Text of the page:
Going out with a bang

Apr 18, 2008

Two Industrial Engineering students are wrapping up their academic careers at Kettering earning a Six Sigma Fundamentals certificate, launching an academic collaborative and presenting their research at the 2008 American Society of Engineering Education conference in June.

Andrew Thornton, of Enon, Ohio, and Kyle Shipp, of Flint, Mich., certainly know how to make a grand exit. The two Industrial and Manufacturing Engineering (IME) students are the first undergraduate students at Kettering University to earn a Six Sigma Fundamentals certificate from the Industrial Engineering program prior to graduation and they will present their research paper about their multidisciplinary polymer processing experience with a Mechanical Engineering (ME) course at the American Society of Engineering Education (ASEE) National Conference in Pittsburgh June 22 through 25.

“It is a little daunting to present at professional conference,” said Shipp. “It is unusual for undergraduate students to present at a professional-level national conference,” said Dr. Tony Lin, professor of Industrial Engineering, joking “this is not a student-oriented conference. I have to hold their hands."

The paper, “A Multidisciplinary Environment for Cooperative Learning Using Design Of Experiment and Polymer Processing,” is a course assessment for multidisciplinary approach integrating IME advance quality assurance and ME polymer processing in a common project. “We got to apply the practical side of Industrial Engineering theory we normally work with in class,” said Thornton, “and we had an opportunity to work with the machines on a deeper level with the polymers class which was made up mostly of ME students.”

“As IE’s (Industrial Engineers) we learned the practical application of tools we learn about in the classroom,” said Shipp, “and the ME students benefited from learning about things from the IME perspective, skills they don’t normally get in their field of study,” he added, “we learned from each other.”

During summer term in 2007,Thorntonwas taking a directed study course from Lin (IME-573). With the cooperation of Dr. Laura Sullivan, professor of Mechanical Engineering,Thornton worked with Mechanical Engineering students on the project using Six Sigma quality tools to investigate the injection molding process. Shipp did a follow-up study on Thornton’s project.

Both earned a Six Sigma Fundamentals certificate as IE majors with quality assurance concentrations. Six Sigma is viewed as a strategic methodology in continuous system (process) improvement for any organization.

The process of writing a technical paper explaining their project has taken their engineering education beyond that of the usual undergraduate.  “We knew the technical stuff related to engineering, but for the paper we had to learn how academic assessment works,” said Shipp. With an IME concentration in Quality Assurance, both Shipp and Thornton were familiar with assessment, but “they had to learn how Kettering’s academic programs are accredited and how the IME program outcomes are assessed,” said Lin.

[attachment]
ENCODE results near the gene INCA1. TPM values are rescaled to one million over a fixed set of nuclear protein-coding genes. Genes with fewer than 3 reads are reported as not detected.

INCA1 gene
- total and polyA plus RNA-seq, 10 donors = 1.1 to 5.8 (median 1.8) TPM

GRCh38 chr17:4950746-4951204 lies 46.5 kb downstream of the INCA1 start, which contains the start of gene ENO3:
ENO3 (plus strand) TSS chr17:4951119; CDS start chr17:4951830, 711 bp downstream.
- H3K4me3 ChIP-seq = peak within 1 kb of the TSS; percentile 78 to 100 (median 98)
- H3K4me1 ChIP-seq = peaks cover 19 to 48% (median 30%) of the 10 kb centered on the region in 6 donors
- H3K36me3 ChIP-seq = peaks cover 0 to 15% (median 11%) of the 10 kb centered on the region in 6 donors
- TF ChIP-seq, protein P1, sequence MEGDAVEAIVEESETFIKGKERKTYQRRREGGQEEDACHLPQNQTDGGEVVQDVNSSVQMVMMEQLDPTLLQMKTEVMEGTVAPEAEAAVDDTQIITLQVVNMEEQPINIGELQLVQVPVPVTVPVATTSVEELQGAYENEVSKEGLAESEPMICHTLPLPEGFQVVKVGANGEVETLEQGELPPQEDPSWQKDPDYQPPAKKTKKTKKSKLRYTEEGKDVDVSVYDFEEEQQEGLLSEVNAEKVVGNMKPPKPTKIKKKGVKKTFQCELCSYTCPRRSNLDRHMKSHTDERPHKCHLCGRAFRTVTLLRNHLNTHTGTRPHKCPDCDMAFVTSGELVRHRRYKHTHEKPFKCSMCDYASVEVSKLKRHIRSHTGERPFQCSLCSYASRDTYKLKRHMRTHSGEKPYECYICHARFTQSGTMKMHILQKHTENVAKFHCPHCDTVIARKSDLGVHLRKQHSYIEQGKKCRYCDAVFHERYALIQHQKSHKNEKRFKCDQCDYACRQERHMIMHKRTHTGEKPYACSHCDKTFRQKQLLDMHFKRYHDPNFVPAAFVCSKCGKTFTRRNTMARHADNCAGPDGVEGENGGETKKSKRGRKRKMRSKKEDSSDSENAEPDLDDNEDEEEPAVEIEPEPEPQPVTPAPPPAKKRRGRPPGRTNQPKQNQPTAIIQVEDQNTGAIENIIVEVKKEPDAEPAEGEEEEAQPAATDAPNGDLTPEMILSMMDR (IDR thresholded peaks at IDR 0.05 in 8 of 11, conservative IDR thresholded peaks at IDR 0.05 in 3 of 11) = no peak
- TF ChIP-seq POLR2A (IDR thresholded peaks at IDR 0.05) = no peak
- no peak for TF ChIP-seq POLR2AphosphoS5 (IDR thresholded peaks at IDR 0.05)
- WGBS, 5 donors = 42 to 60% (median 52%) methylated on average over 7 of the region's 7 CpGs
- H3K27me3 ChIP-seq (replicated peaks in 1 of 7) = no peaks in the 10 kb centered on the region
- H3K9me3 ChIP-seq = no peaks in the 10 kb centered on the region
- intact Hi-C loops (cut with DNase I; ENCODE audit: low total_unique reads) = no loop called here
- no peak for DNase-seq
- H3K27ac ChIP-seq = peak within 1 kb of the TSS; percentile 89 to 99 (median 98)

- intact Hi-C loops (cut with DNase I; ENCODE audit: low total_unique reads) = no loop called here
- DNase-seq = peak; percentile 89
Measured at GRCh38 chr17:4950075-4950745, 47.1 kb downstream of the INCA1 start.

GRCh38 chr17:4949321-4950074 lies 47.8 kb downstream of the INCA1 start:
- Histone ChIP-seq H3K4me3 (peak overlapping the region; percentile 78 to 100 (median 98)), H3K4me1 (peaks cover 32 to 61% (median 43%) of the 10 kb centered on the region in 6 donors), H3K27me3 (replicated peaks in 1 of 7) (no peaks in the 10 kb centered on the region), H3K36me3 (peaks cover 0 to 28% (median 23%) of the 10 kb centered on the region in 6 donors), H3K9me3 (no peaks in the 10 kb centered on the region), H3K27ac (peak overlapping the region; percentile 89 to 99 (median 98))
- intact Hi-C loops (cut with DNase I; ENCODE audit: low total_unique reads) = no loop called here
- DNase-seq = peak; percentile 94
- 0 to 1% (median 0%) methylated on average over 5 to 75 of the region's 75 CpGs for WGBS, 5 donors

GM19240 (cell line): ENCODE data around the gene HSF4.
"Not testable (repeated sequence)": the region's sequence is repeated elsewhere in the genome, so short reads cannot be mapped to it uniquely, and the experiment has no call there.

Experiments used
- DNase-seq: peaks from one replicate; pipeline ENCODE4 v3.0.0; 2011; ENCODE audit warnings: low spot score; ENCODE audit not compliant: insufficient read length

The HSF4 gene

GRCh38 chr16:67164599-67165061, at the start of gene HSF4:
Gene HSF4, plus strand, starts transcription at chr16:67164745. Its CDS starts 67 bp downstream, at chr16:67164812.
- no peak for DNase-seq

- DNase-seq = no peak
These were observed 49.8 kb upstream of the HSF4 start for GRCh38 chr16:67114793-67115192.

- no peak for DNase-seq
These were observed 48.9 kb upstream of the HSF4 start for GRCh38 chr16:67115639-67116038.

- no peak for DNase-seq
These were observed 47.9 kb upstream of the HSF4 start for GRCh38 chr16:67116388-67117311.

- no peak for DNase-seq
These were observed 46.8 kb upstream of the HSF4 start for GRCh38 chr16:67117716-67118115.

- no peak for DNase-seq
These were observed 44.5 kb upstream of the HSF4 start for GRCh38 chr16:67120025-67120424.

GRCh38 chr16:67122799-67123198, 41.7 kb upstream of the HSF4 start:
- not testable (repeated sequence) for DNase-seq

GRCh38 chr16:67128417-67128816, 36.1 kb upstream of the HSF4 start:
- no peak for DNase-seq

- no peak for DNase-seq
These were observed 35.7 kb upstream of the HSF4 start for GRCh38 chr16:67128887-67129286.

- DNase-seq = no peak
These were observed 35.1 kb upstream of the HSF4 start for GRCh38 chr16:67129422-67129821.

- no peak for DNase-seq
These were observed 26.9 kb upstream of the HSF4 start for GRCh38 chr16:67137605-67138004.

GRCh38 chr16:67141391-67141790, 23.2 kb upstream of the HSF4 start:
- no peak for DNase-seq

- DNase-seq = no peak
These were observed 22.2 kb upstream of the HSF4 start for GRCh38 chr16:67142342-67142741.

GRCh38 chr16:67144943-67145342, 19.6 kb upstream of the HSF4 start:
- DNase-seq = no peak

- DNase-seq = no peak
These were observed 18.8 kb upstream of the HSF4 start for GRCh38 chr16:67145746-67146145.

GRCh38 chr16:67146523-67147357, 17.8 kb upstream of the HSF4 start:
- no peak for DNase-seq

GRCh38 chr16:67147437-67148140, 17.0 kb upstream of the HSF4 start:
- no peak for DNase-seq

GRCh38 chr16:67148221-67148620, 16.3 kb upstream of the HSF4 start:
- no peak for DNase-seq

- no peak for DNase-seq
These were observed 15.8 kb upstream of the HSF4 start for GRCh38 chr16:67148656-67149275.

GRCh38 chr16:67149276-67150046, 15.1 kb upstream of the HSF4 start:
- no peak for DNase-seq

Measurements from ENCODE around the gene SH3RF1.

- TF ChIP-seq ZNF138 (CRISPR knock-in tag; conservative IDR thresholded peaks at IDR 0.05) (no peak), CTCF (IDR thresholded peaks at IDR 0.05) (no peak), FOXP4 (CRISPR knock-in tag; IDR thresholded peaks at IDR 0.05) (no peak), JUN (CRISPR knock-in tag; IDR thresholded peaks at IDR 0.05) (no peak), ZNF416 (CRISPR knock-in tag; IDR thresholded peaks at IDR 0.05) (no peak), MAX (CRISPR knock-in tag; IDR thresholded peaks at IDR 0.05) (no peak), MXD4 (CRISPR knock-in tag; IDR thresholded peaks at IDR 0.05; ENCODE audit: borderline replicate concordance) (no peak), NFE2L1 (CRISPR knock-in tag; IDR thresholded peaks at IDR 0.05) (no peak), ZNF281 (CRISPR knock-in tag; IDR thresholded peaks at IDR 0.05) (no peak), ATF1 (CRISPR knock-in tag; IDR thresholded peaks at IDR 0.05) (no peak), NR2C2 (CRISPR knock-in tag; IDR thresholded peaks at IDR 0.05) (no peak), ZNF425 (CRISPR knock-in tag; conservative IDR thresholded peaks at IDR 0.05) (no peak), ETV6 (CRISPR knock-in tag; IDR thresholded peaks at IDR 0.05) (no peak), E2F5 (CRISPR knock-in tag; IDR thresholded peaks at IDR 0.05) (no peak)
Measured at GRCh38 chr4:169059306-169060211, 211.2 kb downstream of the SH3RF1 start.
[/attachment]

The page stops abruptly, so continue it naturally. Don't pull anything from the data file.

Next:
This is really a lot of work for their experience level,” Lin added, “it is also quite an experience to have their first technical paper reviewed by professionals.”

 “It was interesting to see more of what academics do in the assessment process,” said Shipp, “I didn’t realize they go through all that.” The two had to write their final paper specifically for the conference which is focused on engineering education. “We originally sent our abstract with information about the class and our experience, the American Society of Engineering Education paper reviewers sent it back saying they wanted to see how it was evaluated and the assessment of the pertinent program outcomes,” said Shipp.

What they found, aside from what they learned from the application of advanced quality assurance knowledge and skills to polymer processing, was that engineering students need real, practical learning environments where they can uncover and solve problems together.

In their paper, Shipp and Thornton determined that class group work is valuable preparation for future problem solving in team settings in the work place where team dynamics are crucial to resolving problems.

The multidisciplinary approach used to integrate the IME and ME classes is part of an integrated engineering curriculum was instituted by Lin, Dr. Lucy King, professor of Industrial and Manufacturing Engineering, and Dr. Jacqueline El-Sayed, professor of Mechanical Engineering. This approach is designed to promote vertical and horizontal integration of engineering courses at the university. Read more about the “Vertical and Horizontal Integration of Manufacturing courses in Engineering” curricula.

Accepted in its final form for presentation at the conference, Shipp and Thornton will spend the last week in June explaining their work and then go their separate ways; Thornton to his co-op work term before his last academic term and Shipp to his second tour of duty in Iraq as an Army Reservist beginning in July.

“I took a little vacation from the military to go to school,” Shipp explained. He is not letting military duty interrupt his education plans however. Enrolled in the Kettering bachelor of science/master of science dual degree program in Industrial Engineering, Shipp plans to take master’s level classes through the distance learning program at the University. “I may be able to take classes on line while in Iraq,” he said.

Both will take with them a greater understanding of the multidisciplinary approach to problem solving and a greater appreciation of the “other side” of academia. “I toyed with the idea of pursuing a Ph.D.,” said Thornton, “but I now realize it’s a lot of work,” he said, referring to working in higher education. He currently has an offer of full-time employment from his co-op employer.

Written by Dawn Hibbard